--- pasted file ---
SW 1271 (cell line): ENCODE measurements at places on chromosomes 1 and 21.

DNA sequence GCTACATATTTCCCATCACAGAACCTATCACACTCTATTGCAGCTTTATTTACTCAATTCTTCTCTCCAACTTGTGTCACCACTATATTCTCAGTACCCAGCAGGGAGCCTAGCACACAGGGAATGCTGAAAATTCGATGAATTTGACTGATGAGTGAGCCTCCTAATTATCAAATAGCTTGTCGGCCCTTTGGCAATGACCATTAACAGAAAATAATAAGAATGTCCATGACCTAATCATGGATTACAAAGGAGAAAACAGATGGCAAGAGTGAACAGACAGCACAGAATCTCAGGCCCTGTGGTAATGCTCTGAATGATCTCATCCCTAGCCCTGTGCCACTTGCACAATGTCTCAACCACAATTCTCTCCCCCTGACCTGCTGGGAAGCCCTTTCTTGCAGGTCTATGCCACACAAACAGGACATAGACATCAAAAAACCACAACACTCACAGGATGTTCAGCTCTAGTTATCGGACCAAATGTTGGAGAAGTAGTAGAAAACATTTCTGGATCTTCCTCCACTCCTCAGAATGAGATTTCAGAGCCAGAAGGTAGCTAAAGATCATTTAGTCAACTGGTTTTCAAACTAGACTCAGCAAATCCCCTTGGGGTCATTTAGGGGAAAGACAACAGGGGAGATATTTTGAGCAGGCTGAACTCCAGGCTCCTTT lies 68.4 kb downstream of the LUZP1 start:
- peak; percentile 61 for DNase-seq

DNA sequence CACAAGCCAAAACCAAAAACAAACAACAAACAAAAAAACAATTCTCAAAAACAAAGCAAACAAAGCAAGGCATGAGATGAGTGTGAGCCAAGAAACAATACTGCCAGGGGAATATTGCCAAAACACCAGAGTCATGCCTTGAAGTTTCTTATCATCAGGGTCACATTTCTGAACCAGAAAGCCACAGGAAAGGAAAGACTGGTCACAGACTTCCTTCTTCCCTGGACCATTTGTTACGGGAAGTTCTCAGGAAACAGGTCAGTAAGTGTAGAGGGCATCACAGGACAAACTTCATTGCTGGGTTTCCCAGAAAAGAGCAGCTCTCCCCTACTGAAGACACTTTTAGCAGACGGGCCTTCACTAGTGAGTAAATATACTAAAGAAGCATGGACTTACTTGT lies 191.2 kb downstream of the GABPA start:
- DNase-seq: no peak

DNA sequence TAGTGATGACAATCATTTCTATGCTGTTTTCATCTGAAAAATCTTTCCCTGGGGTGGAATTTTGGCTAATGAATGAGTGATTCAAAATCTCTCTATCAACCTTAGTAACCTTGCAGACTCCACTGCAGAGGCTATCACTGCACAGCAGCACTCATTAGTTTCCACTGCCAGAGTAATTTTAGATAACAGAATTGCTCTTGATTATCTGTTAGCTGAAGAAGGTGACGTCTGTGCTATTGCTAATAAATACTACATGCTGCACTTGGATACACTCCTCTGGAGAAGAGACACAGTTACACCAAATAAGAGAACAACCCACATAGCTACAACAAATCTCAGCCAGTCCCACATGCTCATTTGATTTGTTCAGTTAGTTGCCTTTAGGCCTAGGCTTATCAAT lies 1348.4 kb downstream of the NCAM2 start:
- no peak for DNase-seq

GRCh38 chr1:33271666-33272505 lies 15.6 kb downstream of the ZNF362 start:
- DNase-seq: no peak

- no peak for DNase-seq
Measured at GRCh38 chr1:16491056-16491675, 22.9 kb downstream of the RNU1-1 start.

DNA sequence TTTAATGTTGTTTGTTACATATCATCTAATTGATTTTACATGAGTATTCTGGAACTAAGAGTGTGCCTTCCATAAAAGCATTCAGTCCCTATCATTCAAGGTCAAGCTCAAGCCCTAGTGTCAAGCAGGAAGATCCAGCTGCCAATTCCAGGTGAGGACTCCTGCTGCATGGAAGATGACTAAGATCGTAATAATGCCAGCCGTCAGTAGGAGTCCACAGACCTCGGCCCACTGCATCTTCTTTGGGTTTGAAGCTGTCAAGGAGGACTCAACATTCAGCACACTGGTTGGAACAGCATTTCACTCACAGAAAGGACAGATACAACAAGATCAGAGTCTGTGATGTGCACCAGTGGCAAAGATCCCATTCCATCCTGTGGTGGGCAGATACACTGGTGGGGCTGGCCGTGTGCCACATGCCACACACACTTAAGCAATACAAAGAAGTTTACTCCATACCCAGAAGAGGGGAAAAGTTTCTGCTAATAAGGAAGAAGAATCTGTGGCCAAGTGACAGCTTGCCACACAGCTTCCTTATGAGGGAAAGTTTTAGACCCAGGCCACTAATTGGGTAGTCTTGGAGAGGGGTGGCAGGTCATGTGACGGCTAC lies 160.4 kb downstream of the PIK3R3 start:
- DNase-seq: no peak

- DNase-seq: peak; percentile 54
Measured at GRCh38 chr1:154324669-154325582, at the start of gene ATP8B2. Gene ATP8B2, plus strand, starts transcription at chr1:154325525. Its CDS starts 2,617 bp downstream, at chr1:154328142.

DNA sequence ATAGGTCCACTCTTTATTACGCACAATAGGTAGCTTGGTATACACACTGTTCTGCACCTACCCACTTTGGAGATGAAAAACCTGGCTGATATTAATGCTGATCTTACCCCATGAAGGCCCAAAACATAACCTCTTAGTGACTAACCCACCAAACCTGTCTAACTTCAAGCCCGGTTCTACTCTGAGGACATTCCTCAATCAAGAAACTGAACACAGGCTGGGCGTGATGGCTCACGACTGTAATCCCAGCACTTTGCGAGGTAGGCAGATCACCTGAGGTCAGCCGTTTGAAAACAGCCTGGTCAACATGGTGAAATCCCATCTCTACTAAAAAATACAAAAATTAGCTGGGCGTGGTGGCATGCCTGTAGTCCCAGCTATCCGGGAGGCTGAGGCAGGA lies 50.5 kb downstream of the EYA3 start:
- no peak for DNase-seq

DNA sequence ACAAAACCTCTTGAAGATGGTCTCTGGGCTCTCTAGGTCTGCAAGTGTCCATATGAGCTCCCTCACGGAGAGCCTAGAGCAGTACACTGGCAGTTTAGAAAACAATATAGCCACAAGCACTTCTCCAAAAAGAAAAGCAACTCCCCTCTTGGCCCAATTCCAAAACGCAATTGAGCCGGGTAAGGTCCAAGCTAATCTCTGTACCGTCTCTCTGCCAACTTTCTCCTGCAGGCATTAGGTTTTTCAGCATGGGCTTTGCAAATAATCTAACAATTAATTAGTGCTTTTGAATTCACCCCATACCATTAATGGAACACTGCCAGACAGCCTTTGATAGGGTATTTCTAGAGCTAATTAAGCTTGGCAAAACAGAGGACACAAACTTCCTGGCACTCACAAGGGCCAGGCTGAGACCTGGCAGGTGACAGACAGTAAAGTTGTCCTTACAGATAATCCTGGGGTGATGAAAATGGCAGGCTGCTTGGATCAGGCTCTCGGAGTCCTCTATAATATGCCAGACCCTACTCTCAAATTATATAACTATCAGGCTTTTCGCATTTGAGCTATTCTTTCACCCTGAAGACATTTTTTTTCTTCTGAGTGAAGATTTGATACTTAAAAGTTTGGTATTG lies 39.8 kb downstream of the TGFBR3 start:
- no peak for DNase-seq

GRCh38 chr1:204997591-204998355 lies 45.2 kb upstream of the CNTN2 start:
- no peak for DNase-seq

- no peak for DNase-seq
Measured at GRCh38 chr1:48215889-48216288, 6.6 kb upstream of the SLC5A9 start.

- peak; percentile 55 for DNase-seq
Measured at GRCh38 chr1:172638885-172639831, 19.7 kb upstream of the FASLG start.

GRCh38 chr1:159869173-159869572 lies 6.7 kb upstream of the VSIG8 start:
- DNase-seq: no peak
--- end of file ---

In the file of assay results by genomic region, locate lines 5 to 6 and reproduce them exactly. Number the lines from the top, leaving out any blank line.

- DNase-seq: no peak

DNA sequence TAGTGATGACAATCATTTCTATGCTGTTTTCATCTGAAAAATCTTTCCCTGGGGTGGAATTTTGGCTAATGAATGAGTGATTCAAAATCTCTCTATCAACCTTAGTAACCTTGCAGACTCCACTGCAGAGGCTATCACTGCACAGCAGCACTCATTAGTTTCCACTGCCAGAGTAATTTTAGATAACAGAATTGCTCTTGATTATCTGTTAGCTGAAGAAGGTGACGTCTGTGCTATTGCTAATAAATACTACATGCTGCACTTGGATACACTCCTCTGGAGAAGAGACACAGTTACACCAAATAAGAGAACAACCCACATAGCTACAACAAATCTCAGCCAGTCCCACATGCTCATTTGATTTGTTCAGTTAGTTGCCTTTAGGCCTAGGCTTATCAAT lies 1348.4 kb downstream of the NCAM2 start: